The cart ride to the range takes a few minutes and you are going straight up the mountain. The anticipation builds quickly. Now, technically you can walk the course and a tiny percentage do, however this is NOT a walkers course. It's crazily hilly and the walk to and from the course from the clubhouse would take 20 minutes alone and leave most gassed. (Though surely you could hitch a ride.) This would be considered a bad thing to golf purists, but I'd argue, given the land, it was either carts or no golf course. Very few would want to play if they had to walk.
The range had the standard pyramids of balls and was in great shape. The putting and chipping greens also very nice, though certainly an overall smaller practice area than many elite places. When you see the landscape, you understand why.
After the range, you start to crest a hill and then all of the sudden you are overlooking the golf course. It's jaw dropping. This opening salvo is one of the best course reveals on earth, it's that good. It builds the anticipation as good as any course (sans history) possibly could.
And now the important part, the golf course.
Conditioning: 6 Perfect tee to green. Lush, but firm and fast. With the low amount of play, you see few divots or ball marks. It's about as good as it gets.
Routing: 6 The way the course flows works in all ways. You rarely see cart paths from the tee box, you rarely see other players, you have amazing mountain backdrops to many shots, you get multiple crescendos where you come upon great views. It's perfect.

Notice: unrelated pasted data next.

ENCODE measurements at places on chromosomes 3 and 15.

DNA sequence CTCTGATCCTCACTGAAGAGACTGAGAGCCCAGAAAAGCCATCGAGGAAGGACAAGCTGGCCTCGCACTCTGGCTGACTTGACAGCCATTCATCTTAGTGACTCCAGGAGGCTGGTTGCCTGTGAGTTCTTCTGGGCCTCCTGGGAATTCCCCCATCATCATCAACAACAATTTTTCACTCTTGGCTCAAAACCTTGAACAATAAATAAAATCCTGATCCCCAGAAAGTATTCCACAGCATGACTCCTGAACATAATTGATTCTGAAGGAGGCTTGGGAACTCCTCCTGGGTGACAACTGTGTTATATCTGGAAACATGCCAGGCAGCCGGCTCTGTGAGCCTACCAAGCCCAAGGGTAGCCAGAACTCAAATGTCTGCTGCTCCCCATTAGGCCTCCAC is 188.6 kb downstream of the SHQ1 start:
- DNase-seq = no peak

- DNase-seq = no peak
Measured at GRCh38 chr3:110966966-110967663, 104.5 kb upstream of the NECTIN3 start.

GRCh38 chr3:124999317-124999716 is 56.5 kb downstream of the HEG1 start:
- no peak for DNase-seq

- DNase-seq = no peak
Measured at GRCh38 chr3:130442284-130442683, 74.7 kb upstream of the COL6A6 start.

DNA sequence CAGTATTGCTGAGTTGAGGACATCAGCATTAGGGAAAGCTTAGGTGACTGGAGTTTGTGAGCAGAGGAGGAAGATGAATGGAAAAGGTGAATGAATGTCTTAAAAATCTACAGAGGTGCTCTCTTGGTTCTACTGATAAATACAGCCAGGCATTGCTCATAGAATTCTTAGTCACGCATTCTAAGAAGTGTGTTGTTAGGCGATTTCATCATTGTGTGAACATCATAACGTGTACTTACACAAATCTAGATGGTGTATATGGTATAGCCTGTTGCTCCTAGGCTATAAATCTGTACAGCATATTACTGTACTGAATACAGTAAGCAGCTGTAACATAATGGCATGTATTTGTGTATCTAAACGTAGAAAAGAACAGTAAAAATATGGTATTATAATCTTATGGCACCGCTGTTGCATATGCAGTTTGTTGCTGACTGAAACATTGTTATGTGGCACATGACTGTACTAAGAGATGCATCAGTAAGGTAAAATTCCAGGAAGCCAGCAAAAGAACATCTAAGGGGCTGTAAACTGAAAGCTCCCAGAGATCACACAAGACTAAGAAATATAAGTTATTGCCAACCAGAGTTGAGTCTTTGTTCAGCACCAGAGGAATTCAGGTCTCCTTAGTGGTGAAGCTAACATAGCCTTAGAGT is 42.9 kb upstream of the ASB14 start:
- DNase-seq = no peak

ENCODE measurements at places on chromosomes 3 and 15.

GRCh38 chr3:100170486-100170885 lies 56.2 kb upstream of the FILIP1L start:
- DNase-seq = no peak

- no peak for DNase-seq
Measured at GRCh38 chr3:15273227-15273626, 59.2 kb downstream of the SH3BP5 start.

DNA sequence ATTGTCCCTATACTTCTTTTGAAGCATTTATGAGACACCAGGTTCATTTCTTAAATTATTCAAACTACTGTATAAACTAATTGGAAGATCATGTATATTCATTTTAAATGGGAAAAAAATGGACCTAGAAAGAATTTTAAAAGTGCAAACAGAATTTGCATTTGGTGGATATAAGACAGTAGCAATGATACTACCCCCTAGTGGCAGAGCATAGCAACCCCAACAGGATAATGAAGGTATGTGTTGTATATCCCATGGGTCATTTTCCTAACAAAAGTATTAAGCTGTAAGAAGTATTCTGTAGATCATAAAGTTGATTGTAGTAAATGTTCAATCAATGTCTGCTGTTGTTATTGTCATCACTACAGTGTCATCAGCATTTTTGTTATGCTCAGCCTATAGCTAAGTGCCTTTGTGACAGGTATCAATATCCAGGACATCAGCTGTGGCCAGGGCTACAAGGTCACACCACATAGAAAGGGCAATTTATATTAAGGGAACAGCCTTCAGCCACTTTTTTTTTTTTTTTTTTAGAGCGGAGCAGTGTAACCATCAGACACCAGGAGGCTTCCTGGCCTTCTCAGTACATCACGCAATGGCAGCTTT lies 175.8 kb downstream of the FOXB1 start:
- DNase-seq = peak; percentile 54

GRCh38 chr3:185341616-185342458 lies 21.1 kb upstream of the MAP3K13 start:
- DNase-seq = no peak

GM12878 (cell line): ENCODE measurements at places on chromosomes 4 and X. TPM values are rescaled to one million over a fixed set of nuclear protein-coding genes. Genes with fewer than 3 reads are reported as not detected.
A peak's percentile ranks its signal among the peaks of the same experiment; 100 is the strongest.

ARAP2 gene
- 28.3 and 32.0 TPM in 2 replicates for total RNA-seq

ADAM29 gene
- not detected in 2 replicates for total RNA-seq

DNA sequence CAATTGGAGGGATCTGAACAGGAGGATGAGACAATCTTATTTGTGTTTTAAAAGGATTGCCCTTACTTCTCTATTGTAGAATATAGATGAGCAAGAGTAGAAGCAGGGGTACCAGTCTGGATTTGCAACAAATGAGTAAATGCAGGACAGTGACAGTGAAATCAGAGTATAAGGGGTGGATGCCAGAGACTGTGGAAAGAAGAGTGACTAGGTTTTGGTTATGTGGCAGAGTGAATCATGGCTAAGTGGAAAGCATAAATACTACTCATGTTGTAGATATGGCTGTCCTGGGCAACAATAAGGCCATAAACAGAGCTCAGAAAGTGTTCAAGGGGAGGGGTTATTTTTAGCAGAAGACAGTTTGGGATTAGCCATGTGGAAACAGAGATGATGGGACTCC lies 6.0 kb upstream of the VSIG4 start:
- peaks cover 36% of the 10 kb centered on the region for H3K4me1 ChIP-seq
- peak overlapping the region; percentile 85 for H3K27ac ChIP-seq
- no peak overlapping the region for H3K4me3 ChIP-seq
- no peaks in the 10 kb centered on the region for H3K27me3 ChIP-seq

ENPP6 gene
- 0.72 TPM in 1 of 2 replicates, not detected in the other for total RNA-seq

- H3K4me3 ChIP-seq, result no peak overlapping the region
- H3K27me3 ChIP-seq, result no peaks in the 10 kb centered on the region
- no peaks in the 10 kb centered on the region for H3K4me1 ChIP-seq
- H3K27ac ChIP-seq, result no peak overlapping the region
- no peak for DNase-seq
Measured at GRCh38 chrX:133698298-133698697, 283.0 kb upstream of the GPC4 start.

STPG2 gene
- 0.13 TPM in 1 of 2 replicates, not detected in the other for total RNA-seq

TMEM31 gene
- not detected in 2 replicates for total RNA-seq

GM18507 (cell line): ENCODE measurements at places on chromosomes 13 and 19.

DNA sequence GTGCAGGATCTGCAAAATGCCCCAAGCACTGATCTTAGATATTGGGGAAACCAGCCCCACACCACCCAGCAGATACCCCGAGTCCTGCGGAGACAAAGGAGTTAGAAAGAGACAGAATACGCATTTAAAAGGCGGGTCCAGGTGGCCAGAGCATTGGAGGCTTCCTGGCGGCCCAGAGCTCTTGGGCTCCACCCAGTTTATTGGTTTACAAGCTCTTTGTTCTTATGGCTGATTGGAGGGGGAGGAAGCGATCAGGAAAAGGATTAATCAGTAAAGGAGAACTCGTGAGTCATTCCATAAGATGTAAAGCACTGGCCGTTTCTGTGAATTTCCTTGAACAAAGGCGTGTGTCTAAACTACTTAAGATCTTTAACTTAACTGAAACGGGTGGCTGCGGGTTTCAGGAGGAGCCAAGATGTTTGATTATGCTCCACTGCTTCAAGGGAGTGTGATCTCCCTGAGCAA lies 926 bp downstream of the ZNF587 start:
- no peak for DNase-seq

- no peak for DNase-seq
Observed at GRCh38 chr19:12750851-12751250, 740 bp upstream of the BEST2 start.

Greens: 5.5 Awesome large greens with huge contours make for lots of fun. Be ready for the hill effect, without a caddie I would have read virtually every single putt wrong. You have lots of room to work your chips and pitches, but you have to be ready for the hills that can push your ball off the green. Safe is relatively easy, pin hunting is dangerous, as it should be.
Tee Shots: 6 Amazing disguising of fairways makes you believe that every fairway is tight and scary, while actually being wide and quite forgiving. However, you must contest with constant contours and bumps that can make even fairway shots interesting.
Approach: 5.5 The same disguising works for the greens. Some are wide open and large, but others make you feel like they are tiny. In reality, the approach shots are mostly very fair and reasonable. If you are playing decent, you can hit a lot of greens here, though you will get some 3 putts.